There is a twist to the Apiate explosion. The motor tricycle rider’s story that there was no collision between the truck laden with explosives and his tricycle has prompted questions about what really happened.
There is no doubt that important questions must be posed and what better place to do this than in front of a presidential commission of enquiry.
If indeed the tricycle was in a head-on collision with the truck the rider or driver could not have been put in a state as to be able to narrate what according to him really happened.
We are fortunate to have both persons alive, the tricycle rider and the explosive-truck driver two persons whose narrations will be necessary in the search for the truth. There is a critical missing link which in our view would expose the real regulatory deficiency in the handling of explosives in the country which has gone on for a long time.
There has not been any accident related to the transportation of explosives to the mines and so the non-adherence to the industry safety practices are ignored easily.
Somebody in our view is hiding something which should be made public. Indeed there is the need for an overhaul of the management of explosives relative to their transportation to the mines in the hinterland.
The question being posed in the country is what really happened if the tricycle man is denying the story disseminated earlier?
Was there really an escort as required in such tasks? This answer and many others can only emerge when the appropriate ambience is created that would compel those with answers to release same.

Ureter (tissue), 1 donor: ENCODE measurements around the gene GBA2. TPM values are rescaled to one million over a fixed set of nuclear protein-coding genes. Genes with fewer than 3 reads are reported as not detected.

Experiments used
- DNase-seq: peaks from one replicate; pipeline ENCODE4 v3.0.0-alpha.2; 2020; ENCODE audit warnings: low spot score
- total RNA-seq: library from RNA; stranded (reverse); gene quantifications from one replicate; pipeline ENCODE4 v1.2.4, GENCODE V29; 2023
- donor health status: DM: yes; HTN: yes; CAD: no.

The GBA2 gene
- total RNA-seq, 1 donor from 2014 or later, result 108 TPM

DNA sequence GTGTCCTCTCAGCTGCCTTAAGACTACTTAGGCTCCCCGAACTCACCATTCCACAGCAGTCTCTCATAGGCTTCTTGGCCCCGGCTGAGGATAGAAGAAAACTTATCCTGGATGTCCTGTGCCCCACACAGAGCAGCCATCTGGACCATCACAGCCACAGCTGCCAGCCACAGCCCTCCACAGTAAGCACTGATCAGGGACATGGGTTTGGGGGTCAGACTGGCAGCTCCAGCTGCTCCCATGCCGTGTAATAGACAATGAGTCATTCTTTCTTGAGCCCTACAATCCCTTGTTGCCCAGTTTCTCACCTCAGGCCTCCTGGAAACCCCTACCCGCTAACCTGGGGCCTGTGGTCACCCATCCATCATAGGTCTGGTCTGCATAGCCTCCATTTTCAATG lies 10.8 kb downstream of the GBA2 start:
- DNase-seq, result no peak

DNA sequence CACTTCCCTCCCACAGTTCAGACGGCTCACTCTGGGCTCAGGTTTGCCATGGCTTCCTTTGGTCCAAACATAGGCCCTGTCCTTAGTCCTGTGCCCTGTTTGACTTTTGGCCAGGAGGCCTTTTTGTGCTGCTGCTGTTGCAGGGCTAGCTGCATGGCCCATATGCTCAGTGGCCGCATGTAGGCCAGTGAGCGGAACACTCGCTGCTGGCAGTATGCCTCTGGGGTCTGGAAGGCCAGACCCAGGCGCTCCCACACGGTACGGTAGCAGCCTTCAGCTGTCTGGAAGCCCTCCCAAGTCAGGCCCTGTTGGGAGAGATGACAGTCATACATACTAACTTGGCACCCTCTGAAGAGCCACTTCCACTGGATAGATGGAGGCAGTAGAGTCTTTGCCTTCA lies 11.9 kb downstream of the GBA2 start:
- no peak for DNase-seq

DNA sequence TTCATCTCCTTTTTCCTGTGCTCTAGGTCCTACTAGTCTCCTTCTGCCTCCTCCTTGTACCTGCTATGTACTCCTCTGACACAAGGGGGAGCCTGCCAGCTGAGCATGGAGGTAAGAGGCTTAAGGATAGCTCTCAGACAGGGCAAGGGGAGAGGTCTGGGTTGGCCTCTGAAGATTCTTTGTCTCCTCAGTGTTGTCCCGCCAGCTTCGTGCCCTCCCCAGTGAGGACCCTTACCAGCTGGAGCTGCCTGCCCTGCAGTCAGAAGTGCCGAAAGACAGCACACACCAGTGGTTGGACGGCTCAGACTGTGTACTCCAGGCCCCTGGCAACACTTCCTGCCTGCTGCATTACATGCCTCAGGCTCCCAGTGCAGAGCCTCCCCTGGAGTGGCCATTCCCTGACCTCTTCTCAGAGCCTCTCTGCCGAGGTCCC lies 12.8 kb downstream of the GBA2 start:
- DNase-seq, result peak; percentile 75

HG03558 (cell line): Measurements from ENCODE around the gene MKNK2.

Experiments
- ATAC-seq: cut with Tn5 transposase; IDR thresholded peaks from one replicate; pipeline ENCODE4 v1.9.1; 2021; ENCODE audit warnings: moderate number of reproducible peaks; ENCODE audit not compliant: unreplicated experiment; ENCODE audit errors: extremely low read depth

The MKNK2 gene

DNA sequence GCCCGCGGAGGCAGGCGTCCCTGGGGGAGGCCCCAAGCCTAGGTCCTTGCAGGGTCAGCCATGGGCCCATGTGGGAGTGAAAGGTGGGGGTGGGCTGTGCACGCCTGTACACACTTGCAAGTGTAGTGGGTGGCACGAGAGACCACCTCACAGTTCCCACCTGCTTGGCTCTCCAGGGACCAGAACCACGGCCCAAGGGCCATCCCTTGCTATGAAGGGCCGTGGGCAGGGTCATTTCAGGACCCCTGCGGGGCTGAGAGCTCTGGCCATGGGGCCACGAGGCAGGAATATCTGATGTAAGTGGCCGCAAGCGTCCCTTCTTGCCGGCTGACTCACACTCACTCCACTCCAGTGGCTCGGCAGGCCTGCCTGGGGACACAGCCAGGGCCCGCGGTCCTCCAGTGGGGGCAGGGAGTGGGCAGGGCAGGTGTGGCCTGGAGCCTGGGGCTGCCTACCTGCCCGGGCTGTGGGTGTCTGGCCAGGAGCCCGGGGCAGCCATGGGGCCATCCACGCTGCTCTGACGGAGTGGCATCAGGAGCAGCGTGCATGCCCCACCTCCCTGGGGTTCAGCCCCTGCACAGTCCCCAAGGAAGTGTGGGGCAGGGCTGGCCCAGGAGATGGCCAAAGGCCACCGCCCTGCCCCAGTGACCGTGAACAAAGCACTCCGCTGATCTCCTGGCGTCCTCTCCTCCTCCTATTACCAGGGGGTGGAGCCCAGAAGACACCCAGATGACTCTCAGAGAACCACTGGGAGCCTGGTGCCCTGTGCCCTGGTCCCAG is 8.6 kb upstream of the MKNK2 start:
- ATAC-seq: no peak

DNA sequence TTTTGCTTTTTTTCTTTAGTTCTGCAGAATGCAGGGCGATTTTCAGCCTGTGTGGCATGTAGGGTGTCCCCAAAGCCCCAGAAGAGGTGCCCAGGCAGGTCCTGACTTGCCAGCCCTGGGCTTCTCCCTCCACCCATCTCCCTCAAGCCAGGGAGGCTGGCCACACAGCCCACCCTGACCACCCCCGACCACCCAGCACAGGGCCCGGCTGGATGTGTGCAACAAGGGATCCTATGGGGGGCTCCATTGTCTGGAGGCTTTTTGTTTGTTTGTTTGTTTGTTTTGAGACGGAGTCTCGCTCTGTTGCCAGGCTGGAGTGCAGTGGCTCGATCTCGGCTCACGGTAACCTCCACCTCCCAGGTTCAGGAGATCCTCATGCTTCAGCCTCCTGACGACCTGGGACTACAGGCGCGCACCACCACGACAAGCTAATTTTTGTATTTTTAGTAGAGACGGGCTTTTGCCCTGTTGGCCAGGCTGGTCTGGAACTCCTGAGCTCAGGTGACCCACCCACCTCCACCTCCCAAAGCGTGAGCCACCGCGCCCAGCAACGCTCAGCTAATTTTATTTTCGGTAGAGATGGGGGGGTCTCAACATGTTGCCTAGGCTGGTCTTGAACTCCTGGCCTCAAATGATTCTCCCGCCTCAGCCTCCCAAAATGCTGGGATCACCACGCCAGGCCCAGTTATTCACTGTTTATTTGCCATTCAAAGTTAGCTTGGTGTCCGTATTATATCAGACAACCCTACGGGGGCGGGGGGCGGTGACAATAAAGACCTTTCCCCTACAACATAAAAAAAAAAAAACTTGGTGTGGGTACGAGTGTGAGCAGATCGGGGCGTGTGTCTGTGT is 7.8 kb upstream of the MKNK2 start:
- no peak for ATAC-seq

With the mining industry being part of our economic architecture and explosives an integral part of this enterprise, we cannot gloss over the subject under review.
We have already given a thumbs-up to the interdiction of the Chief Inspector of Mines as a first step. Many other steps must be traversed to avoid a future recurrence.
The ultimate in our view is the empanelling of experts with requisite knowledge in international best safety measures in the mining industry to interrogate the issue under review vis a vis the tricycle man’s story.
If the story of the tricycle driver is veracious it stands to reason that the explosion could have occurred in other areas with significant populations along the route of the explosives from their source at the harbour to the final destination at the mining locations.
Those who are working hurriedly to hide the evidence of safety breaches would soon be stopped in their tracks when the commission of enquiry is ordered.
Why did it take so long before the varying story popped up? So strong have been the points raised by the tricycle rider that at the time of composing this commentary he is yet to be disputed.
We are standing by for further developments.